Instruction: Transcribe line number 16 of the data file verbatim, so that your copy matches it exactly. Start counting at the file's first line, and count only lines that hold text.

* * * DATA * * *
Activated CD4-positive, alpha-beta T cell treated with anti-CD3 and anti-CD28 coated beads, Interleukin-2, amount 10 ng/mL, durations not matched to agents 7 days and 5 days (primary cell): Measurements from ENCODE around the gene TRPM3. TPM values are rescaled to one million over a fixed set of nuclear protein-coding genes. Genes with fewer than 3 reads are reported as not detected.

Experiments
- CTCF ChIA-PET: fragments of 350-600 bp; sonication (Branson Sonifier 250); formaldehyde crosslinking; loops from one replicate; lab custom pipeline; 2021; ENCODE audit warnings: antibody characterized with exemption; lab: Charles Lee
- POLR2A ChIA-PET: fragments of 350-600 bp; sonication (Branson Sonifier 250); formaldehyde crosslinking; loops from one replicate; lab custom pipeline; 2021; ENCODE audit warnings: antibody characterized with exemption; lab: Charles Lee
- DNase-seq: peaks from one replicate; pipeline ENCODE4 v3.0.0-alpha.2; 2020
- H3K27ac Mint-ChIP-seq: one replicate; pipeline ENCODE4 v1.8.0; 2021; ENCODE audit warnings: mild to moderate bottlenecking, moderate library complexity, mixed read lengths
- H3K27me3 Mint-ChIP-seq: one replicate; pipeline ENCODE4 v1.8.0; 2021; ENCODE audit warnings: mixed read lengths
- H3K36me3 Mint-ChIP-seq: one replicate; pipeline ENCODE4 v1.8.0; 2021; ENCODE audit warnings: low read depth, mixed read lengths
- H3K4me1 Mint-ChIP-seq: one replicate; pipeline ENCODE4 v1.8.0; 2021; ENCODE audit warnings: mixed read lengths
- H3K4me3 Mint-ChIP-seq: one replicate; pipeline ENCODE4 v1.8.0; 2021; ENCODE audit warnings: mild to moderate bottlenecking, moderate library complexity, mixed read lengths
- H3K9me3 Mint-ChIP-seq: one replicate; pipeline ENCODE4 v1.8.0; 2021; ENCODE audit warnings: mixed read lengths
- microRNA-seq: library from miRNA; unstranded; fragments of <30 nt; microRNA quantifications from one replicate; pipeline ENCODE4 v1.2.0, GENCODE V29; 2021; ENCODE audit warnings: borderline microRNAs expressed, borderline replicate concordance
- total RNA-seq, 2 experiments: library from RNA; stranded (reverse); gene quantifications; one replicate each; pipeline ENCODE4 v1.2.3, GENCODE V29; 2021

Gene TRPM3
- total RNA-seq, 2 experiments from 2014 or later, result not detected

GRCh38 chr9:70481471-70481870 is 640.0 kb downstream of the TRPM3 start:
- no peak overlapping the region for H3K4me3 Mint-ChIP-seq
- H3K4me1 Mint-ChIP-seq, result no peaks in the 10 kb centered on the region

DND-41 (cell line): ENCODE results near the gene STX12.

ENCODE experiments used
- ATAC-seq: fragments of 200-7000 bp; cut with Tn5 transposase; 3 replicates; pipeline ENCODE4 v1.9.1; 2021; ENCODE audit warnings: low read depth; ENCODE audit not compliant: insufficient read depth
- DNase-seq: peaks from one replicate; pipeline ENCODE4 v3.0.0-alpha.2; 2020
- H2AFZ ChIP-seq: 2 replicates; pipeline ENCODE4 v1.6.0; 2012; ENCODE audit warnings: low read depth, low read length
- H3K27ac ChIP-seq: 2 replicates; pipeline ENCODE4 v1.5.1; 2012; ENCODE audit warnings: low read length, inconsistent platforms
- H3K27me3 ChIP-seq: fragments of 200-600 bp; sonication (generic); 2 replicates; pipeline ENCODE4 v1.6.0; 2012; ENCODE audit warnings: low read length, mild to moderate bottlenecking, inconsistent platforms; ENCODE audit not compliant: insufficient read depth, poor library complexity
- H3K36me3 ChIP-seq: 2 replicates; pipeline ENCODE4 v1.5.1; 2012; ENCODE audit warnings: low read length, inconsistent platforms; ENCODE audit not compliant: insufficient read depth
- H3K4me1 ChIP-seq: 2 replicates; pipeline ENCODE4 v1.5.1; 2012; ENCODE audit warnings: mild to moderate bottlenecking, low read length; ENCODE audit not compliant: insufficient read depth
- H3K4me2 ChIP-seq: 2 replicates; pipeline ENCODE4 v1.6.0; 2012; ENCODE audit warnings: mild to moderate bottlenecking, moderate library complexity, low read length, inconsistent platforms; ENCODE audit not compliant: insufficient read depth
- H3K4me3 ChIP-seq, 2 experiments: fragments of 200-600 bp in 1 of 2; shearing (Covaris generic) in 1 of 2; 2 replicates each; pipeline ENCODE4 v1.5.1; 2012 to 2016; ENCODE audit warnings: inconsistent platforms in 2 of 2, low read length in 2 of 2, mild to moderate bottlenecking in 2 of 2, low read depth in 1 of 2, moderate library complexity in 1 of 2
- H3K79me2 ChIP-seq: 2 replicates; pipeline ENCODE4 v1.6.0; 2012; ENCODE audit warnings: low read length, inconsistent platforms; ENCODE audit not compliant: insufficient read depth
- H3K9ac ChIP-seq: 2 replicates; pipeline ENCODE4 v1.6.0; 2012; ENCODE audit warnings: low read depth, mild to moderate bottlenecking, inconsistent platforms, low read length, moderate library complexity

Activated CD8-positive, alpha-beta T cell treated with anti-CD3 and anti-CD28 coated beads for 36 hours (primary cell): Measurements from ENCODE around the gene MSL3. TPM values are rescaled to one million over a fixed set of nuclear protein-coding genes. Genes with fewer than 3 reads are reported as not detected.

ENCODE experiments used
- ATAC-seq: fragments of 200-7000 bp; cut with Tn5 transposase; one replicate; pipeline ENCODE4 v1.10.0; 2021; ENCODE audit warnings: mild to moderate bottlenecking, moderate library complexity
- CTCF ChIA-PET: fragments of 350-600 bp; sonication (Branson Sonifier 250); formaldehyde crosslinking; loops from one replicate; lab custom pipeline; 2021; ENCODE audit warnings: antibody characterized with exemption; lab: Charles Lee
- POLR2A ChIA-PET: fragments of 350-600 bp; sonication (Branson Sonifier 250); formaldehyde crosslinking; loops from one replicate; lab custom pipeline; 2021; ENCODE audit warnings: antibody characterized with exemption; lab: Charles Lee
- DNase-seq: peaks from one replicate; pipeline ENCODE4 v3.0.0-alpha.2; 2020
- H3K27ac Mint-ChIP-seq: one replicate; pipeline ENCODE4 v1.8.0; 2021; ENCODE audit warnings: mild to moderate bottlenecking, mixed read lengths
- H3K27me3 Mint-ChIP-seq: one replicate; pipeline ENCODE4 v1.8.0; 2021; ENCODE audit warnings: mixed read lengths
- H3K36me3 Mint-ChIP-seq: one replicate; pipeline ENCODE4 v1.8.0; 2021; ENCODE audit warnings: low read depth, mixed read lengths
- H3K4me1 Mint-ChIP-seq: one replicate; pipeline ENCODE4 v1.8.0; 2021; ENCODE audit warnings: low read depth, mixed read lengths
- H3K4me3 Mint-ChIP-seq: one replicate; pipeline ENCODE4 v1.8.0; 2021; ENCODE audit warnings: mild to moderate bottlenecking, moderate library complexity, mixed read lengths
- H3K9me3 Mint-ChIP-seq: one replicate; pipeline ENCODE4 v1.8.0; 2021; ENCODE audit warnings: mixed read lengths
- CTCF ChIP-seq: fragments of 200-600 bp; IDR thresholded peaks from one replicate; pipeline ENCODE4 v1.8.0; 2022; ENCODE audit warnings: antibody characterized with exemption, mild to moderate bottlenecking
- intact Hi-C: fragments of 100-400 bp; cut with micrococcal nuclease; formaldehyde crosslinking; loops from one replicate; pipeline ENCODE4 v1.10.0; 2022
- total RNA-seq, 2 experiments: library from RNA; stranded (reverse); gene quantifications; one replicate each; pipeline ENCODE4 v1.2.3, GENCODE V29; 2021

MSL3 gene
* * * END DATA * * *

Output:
GRCh38 chr9:70481471-70481870 is 640.0 kb downstream of the TRPM3 start: